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Federal crime in a district court ?

Raleigh, NC |

If you are charged with a federal crime can you be tried in a district court or you have to go to a federal court house ?

Attorney Answers 4


  1. There seems to be some misunderstanding here. Federal prosecutions are tried before the federal district court, which has its courtroom in the federal courthouse. If there is such a thing as a state district court in your state (some states have a "distict court," others don't), that is a different court entirely.


  2. In NC, there are two different types of "District Court." The first is state district court, which is basically traffic/misdemeanor court for state criminal charges. The second is federal district court, which is the trial-level court for all federal criminal charges. If you are charged with a federal crime, you will be tried in federal district court, which is located in a federal courthouse. There are federal district courthouses in many towns in the eastern part of the state, including Raleigh, New Bern, Greenville, Wilmington, and Elizabeth City.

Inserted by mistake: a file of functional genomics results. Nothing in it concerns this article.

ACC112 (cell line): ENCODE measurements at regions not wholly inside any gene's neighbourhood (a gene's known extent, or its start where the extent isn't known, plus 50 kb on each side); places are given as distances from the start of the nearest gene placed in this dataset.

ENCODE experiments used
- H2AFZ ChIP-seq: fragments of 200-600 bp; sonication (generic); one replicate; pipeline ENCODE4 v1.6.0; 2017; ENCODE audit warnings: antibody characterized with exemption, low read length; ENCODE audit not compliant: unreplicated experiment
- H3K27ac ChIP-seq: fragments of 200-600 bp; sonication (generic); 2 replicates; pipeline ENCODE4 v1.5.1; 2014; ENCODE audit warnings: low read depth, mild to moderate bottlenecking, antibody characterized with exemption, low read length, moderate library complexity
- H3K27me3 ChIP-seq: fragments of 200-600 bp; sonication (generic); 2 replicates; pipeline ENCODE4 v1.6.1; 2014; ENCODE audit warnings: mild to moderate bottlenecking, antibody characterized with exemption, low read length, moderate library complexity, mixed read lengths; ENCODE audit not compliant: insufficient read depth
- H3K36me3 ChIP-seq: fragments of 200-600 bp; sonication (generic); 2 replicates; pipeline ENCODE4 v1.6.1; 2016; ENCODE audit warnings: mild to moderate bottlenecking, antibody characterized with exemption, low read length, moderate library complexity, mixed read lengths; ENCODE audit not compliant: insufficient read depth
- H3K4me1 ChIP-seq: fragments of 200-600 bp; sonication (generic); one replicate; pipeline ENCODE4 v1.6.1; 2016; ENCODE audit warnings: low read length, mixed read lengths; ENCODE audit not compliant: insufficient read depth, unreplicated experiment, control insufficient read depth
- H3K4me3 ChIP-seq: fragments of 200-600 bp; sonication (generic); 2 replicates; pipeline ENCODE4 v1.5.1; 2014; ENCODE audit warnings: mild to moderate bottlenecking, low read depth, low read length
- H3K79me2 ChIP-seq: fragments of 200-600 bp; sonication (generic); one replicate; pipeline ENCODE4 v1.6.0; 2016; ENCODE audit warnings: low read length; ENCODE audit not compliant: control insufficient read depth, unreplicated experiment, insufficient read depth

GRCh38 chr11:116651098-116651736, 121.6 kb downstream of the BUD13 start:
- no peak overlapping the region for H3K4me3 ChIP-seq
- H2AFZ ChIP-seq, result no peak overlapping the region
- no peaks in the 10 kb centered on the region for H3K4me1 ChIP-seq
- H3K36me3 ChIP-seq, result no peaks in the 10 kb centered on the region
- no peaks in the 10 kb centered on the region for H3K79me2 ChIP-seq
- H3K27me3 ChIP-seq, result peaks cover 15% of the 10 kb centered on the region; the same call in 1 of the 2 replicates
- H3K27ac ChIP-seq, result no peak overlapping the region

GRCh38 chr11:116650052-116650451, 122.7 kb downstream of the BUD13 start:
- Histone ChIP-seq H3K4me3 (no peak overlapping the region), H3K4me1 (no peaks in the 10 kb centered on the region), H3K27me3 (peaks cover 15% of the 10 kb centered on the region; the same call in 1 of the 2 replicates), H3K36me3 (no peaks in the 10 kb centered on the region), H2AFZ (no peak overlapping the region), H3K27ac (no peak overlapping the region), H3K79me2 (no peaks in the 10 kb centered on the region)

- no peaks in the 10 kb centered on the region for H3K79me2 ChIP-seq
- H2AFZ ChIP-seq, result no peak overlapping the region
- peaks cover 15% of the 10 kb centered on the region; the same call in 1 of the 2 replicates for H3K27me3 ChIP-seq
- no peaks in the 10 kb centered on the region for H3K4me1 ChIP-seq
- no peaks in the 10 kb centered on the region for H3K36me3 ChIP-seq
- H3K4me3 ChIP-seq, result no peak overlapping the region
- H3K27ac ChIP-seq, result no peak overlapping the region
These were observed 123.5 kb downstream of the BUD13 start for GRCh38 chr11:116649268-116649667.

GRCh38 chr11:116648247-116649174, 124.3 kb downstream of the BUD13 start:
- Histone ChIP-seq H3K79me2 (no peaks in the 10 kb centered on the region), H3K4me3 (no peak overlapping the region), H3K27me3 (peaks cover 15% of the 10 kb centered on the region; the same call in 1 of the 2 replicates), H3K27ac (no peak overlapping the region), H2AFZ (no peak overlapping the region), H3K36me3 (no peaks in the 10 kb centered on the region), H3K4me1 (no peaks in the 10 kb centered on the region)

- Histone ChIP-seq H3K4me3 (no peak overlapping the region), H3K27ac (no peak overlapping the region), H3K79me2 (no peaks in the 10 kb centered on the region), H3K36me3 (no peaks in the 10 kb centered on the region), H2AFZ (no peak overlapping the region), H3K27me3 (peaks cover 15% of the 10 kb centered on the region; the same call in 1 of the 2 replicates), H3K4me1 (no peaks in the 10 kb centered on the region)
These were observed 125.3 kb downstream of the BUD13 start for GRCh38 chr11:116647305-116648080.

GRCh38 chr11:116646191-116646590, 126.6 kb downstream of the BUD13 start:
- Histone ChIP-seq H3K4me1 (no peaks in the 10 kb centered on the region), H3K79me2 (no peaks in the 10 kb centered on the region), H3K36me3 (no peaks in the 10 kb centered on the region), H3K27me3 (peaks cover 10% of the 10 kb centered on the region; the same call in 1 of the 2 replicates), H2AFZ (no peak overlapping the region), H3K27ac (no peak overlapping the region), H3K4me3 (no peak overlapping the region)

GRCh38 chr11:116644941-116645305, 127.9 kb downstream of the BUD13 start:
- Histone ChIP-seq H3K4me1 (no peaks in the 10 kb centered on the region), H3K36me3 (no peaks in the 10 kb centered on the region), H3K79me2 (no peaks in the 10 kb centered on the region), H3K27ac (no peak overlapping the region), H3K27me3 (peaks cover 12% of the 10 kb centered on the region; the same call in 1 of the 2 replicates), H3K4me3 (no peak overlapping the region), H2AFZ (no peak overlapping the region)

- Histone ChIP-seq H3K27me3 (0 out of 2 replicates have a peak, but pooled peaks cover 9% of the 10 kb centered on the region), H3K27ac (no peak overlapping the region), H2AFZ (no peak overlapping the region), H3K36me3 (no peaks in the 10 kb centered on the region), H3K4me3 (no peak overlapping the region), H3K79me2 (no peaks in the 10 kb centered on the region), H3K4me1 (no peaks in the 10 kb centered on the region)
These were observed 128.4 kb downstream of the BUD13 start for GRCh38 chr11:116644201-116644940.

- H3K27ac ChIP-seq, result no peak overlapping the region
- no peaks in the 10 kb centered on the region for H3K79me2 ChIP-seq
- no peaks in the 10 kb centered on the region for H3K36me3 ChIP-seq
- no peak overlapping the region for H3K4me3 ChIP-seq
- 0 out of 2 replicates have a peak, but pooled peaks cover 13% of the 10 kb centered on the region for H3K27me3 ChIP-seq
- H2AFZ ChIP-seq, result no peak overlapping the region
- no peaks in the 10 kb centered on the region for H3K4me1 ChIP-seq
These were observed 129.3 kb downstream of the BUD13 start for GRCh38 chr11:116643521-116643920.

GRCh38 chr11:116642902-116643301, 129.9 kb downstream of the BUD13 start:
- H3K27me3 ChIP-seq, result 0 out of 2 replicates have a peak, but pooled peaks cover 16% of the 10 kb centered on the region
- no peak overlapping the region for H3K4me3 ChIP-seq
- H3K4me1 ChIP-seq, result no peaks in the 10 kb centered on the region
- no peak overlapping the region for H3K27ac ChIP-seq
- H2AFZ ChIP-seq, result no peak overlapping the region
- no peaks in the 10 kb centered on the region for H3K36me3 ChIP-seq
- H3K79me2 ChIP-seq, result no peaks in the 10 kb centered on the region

Federal criminal charges are very serious, and being in federal district court is much different than being in state district court. If you (or a family member/friend/etc) have been charged with a federal crime, you should contact a local defense attorney here in Raleigh immediately. Feel free to call me at 919-838-0058 to discuss the case, or you can read more about federal prosecutions on my website at http://www.halecriminallaw.com/criminal-defense/federal-crimes.


  3. If you are charged with a federal crime, you will be tried in federal district court.


  4. There are two district courts in North Carolina: the state district court and the federal district court.
    If you are charge with a federal crime you would be tried in the federal district court. You can be charged with a federal crime and a state crime based on the same conduct, so you could be tried in both state and federal court for the same conduct, but you would have a state warrant or indictment if you had a state case.

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